The Art of Live Coding
People often relate live coding with a receipe of disaster. Due to this belief most presenters play it safe by staying away from live coding during their presentations and lean towards slides.
I have been live coding in presentations for more than a decade. Almost all of my presentations are live coding sessions. Live coding does take an amount of courage and confidence, but when executed correctly it can work wonders. In this post I will discuss lessons I have learned during my live coding presentations.
This goes without saying, practice practice and more practice. Practice makes perfect and there is no substitute for a good practice. You should know exactly what you are trying to demonstrate and how the flow of your presentation will unfold. Even if you are an expert in the technology make sure you practice your presentation.
It is always a good idea to have a backup of your running code. Hopefully, your live demo will run smoothly but if you forget something then you will always have backup code to consult.
Small Bursts of Code
This is the essence of a great live coding demo. No one is attending your talk to see you type. Make sure you type small amount of code to produce an output. Ideally, you should be able to showcase a component or part of your demo by typing only 4–5 lines of code.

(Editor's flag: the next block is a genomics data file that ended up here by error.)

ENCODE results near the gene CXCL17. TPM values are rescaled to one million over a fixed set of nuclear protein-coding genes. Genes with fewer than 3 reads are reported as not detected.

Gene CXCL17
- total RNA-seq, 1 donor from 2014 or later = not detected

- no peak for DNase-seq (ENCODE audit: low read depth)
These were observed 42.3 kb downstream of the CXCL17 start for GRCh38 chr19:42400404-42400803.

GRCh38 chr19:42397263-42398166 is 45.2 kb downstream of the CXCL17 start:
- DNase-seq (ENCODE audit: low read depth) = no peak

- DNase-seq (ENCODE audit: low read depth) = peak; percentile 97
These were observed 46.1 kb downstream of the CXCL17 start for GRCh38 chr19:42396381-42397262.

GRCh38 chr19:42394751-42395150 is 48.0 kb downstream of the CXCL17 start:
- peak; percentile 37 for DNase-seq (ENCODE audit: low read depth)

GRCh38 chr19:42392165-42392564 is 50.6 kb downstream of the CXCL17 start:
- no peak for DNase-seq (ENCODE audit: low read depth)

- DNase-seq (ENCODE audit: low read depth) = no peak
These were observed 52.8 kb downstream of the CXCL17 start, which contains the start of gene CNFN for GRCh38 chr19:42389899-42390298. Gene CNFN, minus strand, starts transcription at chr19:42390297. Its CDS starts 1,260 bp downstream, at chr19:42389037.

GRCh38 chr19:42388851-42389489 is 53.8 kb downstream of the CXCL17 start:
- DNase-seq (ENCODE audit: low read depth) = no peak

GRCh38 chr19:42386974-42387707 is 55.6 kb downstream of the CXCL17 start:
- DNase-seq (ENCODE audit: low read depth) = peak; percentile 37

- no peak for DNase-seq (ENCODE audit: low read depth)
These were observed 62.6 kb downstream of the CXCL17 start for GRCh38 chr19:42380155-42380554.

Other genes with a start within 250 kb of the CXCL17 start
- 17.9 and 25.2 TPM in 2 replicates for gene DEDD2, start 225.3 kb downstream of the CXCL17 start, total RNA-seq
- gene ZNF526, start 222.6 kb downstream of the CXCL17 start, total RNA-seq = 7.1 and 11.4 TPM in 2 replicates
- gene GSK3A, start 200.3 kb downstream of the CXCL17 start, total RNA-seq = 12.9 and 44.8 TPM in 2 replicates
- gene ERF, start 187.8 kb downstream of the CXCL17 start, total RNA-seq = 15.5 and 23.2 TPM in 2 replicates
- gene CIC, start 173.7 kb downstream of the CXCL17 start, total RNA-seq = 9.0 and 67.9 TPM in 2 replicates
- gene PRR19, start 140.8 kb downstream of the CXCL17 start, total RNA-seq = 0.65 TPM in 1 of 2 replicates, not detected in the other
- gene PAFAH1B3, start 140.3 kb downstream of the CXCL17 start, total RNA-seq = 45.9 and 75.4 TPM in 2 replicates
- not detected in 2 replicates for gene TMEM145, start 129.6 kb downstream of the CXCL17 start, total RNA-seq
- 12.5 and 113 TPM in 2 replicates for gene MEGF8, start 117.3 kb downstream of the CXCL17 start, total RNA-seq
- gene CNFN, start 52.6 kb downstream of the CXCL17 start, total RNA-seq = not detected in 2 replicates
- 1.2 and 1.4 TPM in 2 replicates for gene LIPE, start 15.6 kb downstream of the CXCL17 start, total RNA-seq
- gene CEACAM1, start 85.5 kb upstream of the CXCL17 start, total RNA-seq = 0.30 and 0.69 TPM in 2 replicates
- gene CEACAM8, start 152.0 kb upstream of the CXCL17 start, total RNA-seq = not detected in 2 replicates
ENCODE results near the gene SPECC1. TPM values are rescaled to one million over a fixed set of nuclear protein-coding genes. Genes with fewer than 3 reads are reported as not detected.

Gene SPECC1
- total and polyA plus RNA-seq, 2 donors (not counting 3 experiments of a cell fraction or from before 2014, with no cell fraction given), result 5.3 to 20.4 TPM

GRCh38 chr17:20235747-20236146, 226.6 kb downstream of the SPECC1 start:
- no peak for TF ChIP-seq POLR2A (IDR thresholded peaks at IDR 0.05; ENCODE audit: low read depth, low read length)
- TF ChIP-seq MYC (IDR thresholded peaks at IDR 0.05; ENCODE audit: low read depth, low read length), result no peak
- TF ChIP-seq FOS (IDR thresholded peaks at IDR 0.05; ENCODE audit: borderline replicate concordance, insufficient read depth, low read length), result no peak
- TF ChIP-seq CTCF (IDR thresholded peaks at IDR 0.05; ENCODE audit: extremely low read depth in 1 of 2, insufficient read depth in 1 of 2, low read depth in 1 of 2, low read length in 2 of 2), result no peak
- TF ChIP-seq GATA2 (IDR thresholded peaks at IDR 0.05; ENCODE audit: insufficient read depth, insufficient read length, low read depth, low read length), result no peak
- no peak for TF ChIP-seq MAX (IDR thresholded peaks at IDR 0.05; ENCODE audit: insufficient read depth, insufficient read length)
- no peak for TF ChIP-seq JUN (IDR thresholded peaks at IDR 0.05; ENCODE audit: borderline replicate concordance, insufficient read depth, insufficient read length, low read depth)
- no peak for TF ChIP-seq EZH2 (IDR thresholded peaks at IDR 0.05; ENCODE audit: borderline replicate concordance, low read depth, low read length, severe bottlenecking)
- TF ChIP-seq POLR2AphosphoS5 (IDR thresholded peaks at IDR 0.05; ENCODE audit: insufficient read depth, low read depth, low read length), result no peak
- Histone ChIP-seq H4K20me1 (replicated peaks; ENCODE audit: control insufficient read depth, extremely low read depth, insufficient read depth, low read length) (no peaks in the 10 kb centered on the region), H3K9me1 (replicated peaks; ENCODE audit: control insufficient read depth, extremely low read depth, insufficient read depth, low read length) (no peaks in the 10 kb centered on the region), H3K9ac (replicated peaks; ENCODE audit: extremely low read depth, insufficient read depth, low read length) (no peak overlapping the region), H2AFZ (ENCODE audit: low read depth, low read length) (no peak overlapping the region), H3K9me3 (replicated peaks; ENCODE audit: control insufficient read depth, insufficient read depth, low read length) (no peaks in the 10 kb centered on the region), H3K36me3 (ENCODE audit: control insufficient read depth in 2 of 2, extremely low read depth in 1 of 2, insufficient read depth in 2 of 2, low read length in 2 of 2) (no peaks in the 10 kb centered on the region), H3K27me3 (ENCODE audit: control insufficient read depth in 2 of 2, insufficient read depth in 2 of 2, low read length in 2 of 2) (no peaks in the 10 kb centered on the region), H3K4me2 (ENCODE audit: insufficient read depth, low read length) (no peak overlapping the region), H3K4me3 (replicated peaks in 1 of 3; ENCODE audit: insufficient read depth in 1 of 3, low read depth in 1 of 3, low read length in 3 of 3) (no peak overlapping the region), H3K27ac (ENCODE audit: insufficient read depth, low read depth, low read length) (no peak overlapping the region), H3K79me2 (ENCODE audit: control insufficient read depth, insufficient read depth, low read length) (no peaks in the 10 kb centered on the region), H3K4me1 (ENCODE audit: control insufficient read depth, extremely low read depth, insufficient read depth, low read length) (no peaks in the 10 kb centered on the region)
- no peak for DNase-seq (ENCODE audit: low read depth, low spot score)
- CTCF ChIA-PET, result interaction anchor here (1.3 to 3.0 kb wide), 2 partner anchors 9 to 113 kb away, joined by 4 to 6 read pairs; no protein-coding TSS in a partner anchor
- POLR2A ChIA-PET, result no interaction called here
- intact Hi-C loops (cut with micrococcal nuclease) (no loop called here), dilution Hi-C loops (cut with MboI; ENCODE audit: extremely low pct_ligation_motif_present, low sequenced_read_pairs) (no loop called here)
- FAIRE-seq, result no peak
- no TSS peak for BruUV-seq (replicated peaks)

Stuck, Move On
If you are stuck on code that does not work then consult your backup. If you cannot fix it using backup in under 10 seconds then move on. Don’t stand in front of the audience trying to troubleshoot the issue. Every single second you are trying to resolve the problem feels like an eternity to your audience members.
Don’t Take Requests
I am not sure how common is this in other parts of the world but in Houston this is very common. Every now and then you will get a person in your talk who will continously ask you to add features while you are live coding. The best way to deal with those people is simply tell them that the code will be available after the talk and they are free to add the features themselves as an exercise.
Sometimes you have a lot of demos to show and you simply cannot afford to answer all the questions during your presentation. In those cases it is best to tell the audience members before the start of presentation that you will be taking questions at the end and you will even be available after the session to help them out.
Be Prepared for Armageddon
If you have demos that requires an internet connection to work then make sure you have some sort of backup in case there is no internet connection. Usually, it is a good idea to record a small video of your running demo, which you can use in case SkyNet brings down the whole internet.
Live coding during a session/presentation is not easy. That is the main reason not many people do it. It takes special skills, confidence and courage to perform a successful live coding session. In the end I view live coding as an art which takes a lot of practice to develop.
Do you live code in your presentations? I would love to hear your tips!